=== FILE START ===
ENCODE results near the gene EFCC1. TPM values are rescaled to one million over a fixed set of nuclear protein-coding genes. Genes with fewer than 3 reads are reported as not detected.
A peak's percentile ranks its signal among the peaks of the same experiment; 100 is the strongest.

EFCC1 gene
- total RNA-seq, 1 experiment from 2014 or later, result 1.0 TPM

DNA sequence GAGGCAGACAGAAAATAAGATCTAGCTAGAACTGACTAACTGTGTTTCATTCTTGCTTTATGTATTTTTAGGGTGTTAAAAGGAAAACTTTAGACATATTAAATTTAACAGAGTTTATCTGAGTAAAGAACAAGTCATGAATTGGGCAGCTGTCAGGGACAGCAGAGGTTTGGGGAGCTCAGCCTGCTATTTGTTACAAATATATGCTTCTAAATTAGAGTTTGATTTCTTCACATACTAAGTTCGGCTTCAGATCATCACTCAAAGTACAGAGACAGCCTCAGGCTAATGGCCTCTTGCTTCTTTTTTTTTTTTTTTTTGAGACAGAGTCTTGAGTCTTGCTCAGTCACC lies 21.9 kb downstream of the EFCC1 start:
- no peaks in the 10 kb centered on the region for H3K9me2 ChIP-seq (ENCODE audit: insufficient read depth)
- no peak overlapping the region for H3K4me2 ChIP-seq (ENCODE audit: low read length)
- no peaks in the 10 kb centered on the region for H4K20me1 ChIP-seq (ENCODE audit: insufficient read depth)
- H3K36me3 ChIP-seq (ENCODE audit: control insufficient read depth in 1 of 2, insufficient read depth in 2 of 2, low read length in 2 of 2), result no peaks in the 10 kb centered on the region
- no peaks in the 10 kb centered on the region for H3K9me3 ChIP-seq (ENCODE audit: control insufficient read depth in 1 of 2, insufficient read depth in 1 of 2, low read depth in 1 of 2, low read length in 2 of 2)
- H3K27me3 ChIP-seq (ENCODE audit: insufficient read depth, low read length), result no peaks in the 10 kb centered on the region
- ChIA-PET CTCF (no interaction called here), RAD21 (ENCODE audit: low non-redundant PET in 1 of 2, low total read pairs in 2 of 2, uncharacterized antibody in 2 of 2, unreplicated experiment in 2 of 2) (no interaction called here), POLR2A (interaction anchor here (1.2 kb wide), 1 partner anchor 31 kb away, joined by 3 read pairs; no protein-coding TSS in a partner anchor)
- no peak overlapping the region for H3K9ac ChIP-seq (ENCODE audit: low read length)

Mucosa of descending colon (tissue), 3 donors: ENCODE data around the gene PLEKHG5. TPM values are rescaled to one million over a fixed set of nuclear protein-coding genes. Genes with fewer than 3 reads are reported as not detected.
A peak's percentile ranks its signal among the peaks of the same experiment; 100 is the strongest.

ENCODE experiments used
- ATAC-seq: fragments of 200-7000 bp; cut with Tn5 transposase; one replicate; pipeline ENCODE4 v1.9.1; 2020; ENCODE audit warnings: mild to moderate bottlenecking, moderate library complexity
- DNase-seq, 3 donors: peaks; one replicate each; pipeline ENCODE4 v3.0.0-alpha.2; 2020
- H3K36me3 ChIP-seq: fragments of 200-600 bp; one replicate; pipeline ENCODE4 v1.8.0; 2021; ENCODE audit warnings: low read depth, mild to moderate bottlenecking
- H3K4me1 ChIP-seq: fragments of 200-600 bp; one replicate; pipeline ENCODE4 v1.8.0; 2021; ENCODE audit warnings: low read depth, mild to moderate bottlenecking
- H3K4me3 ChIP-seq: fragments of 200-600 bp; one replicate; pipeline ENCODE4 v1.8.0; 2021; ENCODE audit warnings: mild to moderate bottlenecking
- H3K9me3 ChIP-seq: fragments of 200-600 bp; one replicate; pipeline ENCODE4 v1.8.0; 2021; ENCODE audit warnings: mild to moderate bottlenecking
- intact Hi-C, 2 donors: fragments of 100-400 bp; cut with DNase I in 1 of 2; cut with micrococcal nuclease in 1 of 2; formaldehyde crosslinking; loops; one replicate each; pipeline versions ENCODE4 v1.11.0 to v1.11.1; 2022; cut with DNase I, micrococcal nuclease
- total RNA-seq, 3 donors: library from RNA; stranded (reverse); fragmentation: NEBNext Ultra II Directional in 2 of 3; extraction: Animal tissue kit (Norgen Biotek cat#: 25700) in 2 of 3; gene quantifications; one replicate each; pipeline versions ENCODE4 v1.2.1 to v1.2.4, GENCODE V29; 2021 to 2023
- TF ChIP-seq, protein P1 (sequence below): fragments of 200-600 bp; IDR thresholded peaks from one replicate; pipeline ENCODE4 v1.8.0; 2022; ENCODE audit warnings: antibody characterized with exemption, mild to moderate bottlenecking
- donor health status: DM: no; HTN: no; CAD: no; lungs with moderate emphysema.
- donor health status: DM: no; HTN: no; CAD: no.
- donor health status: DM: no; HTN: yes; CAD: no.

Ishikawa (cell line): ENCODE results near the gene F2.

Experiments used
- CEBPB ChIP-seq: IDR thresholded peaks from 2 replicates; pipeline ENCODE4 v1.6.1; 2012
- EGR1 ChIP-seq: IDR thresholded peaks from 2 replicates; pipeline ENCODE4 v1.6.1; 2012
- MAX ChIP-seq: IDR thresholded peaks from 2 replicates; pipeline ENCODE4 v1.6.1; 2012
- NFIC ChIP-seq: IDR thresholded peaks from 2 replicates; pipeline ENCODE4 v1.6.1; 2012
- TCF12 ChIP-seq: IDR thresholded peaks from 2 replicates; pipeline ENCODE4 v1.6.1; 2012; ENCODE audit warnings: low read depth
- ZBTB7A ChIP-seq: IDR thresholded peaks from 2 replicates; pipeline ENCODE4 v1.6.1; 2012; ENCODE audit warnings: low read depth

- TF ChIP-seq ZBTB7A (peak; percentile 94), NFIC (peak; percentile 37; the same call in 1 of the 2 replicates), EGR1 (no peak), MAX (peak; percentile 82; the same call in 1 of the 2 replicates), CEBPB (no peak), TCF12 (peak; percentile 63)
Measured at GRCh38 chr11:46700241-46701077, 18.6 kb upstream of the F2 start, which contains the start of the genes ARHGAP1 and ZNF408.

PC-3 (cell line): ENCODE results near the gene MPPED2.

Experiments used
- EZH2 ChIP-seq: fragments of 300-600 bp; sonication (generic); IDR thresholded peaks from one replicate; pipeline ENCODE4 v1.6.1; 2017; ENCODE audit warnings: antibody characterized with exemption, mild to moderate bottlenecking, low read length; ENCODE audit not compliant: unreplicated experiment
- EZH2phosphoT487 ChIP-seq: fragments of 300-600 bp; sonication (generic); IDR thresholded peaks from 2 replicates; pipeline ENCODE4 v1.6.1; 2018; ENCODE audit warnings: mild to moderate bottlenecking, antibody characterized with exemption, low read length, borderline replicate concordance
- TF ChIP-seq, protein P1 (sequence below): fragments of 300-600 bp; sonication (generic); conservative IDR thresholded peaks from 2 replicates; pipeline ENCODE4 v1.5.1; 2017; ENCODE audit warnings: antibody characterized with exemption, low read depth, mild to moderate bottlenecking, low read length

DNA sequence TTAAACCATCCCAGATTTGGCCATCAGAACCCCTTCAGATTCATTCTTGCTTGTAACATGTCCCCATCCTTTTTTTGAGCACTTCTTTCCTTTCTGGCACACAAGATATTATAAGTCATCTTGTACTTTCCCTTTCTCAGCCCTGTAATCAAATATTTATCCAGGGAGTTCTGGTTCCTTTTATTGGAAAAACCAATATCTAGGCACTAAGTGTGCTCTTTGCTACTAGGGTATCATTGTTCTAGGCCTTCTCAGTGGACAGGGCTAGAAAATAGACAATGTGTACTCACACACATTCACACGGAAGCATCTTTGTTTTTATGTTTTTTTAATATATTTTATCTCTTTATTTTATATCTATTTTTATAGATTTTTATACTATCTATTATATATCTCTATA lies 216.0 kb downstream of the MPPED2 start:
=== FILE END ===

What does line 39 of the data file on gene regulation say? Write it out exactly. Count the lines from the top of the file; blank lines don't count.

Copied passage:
PC-3 (cell line): ENCODE results near the gene MPPED2.